2005

 

2004

 

Cost of revenues:

 

 

 

 

 

Product

 

$

53,622

 

$

32,911

 

Service

 

23,898

 

17,656

 

Total cost of revenues

 

$

77,520

 

$

50,567

 

Gross profit margin (% of respective revenues):

 

 

 

 

 

Product

 

60

%

73

%

Service

 

60

 

62

 

Total gross profit margin

 

60

 

70

 

 

The decrease in product gross profit as a percentage of revenues was primarily due to customer and product mix. The product gross margins achieved in 2004 were the result of a customer and product mix we do not expect to repeat. Our customer mix is the most significant determinant of our product gross margin percentage due to the concentrated nature of our customer base and the variance in pricing we realize for certain customers. To a lesser extent, the decrease was also due to a renegotiation of maintenance and support contracts with two customers resulting in a reduction in product revenues and gross margin of $4.7 million in fiscal 2005, an incremental benefit decrease in fiscal 2005 of $1.3 million from the sale of inventory previously written down and a $1.9 million benefit from the reduction of warranty reserves in the fourth quarter of 2004. The benefit from the reduction of warranty reserves represented changes in estimates due to the ongoing re-evaluation of expected future warranty requirements. Product margins for fiscal 2005 were consistent with our long-term financial model of 58-62%.

The decrease in service gross profit as a percentage of service revenues was primarily due to increased investment in our service organization to support the expansion of our installed base, partially offset by our higher volume of service revenues attributable to our increasing installed product base. Our service cost of revenues is predominantly fixed in nature and, therefore, changes in service revenue will have a significant impact on service gross profit percentage.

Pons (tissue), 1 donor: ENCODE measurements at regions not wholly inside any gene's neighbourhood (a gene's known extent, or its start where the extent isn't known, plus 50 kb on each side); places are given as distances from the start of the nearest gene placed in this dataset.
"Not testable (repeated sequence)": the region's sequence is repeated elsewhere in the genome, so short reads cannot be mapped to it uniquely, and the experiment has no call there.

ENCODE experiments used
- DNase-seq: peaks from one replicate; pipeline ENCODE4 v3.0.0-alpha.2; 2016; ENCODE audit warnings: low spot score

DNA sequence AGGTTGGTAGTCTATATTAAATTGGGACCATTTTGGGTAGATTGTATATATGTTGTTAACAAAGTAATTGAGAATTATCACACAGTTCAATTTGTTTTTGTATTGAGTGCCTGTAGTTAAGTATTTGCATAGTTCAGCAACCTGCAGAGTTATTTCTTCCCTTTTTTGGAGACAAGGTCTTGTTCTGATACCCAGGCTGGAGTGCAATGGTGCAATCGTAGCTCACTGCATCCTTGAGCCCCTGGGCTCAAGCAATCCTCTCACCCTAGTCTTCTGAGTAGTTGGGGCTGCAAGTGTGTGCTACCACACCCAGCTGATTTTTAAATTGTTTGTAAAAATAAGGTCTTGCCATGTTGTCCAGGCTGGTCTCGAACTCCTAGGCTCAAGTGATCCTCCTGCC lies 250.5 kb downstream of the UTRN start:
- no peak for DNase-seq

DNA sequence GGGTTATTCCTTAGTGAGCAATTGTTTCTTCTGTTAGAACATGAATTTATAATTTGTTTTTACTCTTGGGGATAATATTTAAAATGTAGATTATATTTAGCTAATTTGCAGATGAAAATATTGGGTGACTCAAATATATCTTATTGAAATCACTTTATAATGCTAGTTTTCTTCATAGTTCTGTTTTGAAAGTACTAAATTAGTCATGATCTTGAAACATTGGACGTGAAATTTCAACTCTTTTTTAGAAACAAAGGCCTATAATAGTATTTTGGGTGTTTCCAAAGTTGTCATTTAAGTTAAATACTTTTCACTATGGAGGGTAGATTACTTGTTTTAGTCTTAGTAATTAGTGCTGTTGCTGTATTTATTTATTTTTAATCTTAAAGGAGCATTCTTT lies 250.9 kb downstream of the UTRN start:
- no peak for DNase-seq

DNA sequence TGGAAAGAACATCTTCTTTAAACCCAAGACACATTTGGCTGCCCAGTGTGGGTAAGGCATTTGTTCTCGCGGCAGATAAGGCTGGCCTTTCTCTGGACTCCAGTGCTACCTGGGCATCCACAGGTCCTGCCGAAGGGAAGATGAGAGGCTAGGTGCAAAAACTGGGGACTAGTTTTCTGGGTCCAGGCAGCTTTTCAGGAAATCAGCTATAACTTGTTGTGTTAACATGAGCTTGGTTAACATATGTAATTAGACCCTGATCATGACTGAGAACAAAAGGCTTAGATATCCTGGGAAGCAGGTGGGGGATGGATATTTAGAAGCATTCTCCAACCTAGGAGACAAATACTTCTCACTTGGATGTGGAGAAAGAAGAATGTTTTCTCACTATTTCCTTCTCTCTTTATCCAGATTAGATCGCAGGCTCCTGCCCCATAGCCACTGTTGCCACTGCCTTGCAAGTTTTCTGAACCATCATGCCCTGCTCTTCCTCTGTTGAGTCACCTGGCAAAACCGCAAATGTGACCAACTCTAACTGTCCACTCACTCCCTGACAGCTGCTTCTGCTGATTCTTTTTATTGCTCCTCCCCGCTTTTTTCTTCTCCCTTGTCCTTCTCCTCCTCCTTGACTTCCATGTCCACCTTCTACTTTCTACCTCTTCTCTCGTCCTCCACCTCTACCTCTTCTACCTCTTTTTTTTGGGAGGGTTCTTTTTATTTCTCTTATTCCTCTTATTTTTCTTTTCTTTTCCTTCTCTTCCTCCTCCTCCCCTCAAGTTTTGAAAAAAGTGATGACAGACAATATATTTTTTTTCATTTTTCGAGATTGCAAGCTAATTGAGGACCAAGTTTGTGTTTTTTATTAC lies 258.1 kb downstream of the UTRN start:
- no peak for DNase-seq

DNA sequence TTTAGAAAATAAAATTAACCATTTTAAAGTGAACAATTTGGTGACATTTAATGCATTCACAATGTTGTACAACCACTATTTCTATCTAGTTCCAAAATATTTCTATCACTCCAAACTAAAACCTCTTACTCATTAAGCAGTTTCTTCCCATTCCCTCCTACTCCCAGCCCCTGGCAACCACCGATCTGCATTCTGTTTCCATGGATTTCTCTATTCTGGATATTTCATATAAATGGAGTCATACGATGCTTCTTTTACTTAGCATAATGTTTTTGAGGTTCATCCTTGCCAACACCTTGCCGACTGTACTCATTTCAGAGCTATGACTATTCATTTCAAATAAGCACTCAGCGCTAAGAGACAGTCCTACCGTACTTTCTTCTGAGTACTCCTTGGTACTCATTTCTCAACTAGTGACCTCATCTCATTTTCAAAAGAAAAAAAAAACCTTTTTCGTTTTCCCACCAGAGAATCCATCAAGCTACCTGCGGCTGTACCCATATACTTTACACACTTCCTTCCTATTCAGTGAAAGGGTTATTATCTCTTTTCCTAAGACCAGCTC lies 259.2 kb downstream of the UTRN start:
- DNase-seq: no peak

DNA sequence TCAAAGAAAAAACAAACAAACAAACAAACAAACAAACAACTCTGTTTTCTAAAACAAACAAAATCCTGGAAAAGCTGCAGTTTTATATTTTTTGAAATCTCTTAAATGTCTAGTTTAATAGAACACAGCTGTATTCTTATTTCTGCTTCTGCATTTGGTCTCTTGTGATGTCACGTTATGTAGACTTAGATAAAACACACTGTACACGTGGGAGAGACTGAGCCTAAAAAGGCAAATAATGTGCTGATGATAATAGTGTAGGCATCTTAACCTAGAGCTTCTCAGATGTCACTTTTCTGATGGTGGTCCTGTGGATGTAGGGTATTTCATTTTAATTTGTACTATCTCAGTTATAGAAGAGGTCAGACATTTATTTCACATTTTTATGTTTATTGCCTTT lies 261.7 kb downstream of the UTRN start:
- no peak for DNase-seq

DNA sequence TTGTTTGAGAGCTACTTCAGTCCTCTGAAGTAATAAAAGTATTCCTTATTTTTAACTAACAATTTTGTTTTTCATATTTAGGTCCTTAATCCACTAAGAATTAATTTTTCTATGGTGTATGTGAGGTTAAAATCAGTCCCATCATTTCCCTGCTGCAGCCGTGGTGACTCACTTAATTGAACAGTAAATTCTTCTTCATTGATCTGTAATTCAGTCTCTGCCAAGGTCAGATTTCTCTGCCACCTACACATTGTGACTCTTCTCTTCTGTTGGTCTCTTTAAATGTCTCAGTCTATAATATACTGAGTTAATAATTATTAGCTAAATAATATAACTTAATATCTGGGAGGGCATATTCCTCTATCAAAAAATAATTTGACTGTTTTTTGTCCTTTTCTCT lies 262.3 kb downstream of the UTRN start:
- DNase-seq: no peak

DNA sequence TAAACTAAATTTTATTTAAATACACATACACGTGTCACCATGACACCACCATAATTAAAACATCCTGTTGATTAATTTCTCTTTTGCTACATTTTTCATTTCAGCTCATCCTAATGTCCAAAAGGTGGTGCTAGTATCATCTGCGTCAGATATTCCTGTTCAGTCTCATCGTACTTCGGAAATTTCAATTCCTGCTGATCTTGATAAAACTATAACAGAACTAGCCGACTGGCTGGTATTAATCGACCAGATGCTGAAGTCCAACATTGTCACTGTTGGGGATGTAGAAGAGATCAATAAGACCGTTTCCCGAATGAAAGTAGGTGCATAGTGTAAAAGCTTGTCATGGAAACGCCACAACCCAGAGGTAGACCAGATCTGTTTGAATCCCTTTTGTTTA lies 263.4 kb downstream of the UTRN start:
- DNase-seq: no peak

Research and Development Expenses.   Research and development expenses consist primarily of salaries and related personnel expenses and prototype costs related to the design, development, testing and enhancement of our products. Research and development expenses were $46.4 million for fiscal 2005, an increase of $10.2 million, or 28%, from $36.2 million in fiscal 2004. The increase primarily reflects higher salary and related expenses associated with increased headcount and additional depreciation expenses associated with new capital expenditures. During 2005, additional investments were directed primarily toward the growth of our access, wireless and international businesses as well as the expansion of our research and development operations in India. Some aspects of our research and development efforts require significant short-term expenditures, the timing of which can cause significant variability in our expenses. We believe that rapid technological innovation is critical to our long-term success and we intend to continue to make substantial investments to enhance our products and technologies to meet the requirements of our customers and market. We believe that our research and development expenses for

43




fiscal 2006 will increase from fiscal 2005 primarily as a result of continued investment in new products, including the continued expansion of our research and development operations in India.